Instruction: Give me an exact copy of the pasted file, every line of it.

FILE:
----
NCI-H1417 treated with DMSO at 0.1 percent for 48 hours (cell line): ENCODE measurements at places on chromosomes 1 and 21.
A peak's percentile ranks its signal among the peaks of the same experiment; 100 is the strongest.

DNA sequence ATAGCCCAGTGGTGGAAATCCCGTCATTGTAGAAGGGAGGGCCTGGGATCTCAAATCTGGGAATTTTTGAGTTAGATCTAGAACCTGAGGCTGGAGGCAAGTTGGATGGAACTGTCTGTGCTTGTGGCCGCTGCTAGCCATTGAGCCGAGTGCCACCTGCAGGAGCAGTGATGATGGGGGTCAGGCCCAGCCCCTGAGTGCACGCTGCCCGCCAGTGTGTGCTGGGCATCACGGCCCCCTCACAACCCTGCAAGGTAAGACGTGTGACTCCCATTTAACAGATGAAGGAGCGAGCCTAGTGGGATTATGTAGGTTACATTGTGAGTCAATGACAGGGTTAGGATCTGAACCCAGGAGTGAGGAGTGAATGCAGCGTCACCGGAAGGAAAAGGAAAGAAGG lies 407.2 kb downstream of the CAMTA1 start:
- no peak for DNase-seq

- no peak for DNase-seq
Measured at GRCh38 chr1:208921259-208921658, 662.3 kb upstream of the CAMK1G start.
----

NCI-H1417 treated with DMSO at 0.1 percent for 48 hours (cell line): ENCODE measurements at places on chromosomes 1 and 21.
A peak's percentile ranks its signal among the peaks of the same experiment; 100 is the strongest.

DNA sequence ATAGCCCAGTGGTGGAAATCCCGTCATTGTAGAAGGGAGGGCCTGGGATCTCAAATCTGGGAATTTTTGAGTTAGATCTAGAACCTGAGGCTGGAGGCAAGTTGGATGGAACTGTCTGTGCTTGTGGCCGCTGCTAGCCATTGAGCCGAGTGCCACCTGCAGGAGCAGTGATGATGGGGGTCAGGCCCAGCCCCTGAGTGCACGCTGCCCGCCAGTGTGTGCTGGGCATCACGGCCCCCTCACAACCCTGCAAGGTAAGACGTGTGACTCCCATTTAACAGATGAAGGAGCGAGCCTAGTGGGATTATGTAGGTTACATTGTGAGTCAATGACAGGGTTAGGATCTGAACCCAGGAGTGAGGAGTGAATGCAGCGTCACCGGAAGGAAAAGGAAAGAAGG lies 407.2 kb downstream of the CAMTA1 start:
- no peak for DNase-seq

- no peak for DNase-seq
Measured at GRCh38 chr1:208921259-208921658, 662.3 kb upstream of the CAMK1G start.